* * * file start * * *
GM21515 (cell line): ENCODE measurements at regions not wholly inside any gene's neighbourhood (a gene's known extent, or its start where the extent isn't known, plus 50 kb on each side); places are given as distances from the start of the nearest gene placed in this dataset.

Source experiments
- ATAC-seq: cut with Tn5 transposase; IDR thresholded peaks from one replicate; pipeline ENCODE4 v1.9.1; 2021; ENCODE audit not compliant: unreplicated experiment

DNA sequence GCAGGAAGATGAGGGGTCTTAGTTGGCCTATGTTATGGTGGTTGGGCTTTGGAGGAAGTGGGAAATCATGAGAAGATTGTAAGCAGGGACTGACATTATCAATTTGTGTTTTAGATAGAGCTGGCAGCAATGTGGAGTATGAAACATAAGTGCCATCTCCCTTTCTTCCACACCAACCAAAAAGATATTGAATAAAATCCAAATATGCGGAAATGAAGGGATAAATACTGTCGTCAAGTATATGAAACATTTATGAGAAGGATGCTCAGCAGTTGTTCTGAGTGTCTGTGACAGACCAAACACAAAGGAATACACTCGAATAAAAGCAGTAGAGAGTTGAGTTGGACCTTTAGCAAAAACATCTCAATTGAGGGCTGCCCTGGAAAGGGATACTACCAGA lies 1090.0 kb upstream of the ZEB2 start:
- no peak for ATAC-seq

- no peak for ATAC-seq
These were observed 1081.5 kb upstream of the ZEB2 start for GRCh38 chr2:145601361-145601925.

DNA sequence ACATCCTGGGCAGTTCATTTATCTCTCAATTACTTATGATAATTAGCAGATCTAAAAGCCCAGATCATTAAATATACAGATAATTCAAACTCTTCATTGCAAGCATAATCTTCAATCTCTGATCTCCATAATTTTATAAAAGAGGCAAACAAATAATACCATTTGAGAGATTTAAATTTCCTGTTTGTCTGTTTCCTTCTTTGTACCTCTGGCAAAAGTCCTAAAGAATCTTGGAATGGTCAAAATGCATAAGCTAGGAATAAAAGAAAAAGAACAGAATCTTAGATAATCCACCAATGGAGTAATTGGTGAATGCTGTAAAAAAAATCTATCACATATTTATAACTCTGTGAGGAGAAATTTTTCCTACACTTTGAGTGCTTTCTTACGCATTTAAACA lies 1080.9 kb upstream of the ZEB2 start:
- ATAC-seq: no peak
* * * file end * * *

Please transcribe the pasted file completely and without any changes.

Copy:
GM21515 (cell line): ENCODE measurements at regions not wholly inside any gene's neighbourhood (a gene's known extent, or its start where the extent isn't known, plus 50 kb on each side); places are given as distances from the start of the nearest gene placed in this dataset.

Source experiments
- ATAC-seq: cut with Tn5 transposase; IDR thresholded peaks from one replicate; pipeline ENCODE4 v1.9.1; 2021; ENCODE audit not compliant: unreplicated experiment

DNA sequence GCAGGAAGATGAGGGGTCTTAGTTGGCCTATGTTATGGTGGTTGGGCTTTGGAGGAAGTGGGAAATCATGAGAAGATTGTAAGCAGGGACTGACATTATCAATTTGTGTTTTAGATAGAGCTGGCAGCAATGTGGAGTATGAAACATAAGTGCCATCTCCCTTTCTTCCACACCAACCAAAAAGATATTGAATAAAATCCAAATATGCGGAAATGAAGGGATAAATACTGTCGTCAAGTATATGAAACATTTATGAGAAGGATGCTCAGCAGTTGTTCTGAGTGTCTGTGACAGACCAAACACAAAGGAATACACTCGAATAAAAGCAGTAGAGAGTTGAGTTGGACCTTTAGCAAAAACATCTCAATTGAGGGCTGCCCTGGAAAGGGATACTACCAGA lies 1090.0 kb upstream of the ZEB2 start:
- no peak for ATAC-seq

- no peak for ATAC-seq
These were observed 1081.5 kb upstream of the ZEB2 start for GRCh38 chr2:145601361-145601925.

DNA sequence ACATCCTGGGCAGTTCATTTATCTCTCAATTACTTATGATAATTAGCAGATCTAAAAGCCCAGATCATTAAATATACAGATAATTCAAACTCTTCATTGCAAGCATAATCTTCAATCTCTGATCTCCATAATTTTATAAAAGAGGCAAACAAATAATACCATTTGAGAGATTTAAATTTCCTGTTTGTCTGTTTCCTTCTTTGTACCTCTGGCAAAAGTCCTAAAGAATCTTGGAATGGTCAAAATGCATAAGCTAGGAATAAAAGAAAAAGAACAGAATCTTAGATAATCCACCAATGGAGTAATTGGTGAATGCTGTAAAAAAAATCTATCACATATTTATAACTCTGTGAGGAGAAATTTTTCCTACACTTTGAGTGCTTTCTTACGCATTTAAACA lies 1080.9 kb upstream of the ZEB2 start:
- ATAC-seq: no peak